* Echinacea purpurea leaf and root: No other herb is as widely used for winter immune health as echinacea. Originally used by Native Americans of the Plains and introduced to Eclectic physicians in the 1800's, echinacea has become one of the most widely researched botanicals in modern times. While the clinical findings of many studies have been mixed, there is substantial pre-clinical evidence demonstrating its ability to stimulate various immune responses, such as increasing macrophage, phagocytic and natural killer cell activity. Most of the clinical trials that have utilized protocols and dosages similar to those used by professional herbalists have reported positive findings with regard to its immune-enhancing effects. Echinacea is also very safe. * Elderberry (Sambucus nigra): Whereas echinacea reigns supreme as North America's primary wintertime botanical supplement, the berries of elder have a similar reputation in Europe, where it is widely used in cordials. Most research on elderberries has been conducted in Israel, where it was found to contain potent immune-stimulating compounds as well as powerful antioxidant activity. It makes one of the most delicious proanthocyanidin-rich syrups, so it is an ideal wintertime supplement. In Western herbal terms it is classified as a warming diaphoretic, which makes it ideal in combination with echinacea as a first line defense against the cold winds of winter. * Honeysuckle flowers (Lonicera spp.): Honeysuckle flowers are among the most widely used botanicals in Chinese herbalism for wintertime health. They are a key ingredient in the legendary classic Chinese formula Yin Chiao, which is perhaps the most frequently prescribed of all Chinese herbal supplements. Honeysuckle flowers are rich in a host of unique flavonoids which likely contribute to their health-promoting effects. These key ingredients are combined with cinnamon twig, chamomile flowers, catnip, lemon balm, and licorice root in a great-tasting syrup base of purified water, vegetable glycerin, and honey, along with extra vitamin C.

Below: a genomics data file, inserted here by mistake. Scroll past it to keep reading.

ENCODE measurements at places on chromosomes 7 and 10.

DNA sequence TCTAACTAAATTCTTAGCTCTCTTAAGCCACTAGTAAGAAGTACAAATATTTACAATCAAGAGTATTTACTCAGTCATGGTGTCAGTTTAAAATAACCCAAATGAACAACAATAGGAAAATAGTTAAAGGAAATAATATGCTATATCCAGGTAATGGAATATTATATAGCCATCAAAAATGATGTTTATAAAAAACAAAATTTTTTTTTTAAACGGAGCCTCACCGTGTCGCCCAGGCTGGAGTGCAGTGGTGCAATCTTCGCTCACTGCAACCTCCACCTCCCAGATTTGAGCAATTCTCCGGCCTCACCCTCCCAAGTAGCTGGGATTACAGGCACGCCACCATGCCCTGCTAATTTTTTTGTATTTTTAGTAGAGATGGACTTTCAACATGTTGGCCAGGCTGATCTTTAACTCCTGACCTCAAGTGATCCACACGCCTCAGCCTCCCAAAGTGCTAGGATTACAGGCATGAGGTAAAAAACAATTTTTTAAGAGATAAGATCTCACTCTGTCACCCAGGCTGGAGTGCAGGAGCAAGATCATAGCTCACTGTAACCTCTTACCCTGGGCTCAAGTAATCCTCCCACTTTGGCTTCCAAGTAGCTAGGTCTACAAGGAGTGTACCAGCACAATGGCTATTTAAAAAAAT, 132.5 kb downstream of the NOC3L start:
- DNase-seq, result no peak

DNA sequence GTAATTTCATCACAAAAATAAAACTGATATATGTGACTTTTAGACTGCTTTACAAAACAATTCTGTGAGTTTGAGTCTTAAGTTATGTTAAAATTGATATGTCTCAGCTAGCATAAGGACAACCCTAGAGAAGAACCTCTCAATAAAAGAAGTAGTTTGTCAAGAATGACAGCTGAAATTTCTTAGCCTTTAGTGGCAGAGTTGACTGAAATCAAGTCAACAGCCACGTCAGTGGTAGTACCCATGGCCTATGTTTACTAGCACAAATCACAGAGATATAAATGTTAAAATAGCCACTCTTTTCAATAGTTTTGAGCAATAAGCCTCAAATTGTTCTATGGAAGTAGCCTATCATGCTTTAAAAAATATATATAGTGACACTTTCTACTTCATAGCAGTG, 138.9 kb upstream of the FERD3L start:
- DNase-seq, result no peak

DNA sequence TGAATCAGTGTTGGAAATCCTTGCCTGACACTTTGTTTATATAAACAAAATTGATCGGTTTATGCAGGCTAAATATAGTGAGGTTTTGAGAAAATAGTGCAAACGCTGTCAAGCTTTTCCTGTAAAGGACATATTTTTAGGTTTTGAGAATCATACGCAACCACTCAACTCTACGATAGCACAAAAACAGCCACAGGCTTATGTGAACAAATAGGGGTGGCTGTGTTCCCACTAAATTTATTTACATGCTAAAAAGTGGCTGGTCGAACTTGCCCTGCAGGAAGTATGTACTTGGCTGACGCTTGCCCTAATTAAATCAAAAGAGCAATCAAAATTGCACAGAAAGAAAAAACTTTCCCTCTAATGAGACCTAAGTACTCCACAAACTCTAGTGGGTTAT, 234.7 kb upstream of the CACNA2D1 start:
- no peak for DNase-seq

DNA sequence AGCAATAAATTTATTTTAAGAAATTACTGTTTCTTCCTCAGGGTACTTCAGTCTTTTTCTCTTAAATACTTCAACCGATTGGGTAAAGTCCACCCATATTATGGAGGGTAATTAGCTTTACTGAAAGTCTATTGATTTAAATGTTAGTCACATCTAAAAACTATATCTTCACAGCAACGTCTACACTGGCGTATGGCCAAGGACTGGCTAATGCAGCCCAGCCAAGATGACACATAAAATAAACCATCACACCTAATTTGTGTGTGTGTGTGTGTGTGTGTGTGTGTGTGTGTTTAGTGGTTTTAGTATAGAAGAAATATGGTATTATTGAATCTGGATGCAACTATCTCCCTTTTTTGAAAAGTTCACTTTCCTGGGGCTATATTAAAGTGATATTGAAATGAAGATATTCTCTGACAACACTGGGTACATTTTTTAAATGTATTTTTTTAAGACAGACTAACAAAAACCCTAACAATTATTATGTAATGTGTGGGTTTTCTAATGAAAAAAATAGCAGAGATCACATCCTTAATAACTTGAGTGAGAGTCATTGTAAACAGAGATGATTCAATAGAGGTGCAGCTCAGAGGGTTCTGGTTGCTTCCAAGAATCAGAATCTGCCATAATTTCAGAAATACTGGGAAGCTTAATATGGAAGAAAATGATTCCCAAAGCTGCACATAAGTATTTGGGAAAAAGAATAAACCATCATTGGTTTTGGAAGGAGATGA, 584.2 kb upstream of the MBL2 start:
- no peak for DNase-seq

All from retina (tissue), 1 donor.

At the East-West Clinic, we have experienced dramatic positive results when giving Well Child. Luckily, this combination of botanicals tastes good. In addition, Well Child is formulated in a tasty glycerin base with added honey. The result is a liquid that is easily taken by most children. Because of the honey, we do not recommend Well Child for children under two years of age, unless it is subjected to boiling water. We also recommend specific dietary changes, including the avoidance of cold and raw foods during the Cold season, eating plenty of broths, avoiding dairy, and eliminating simple sugars from the diet while ensuring the intake of adequate fluids.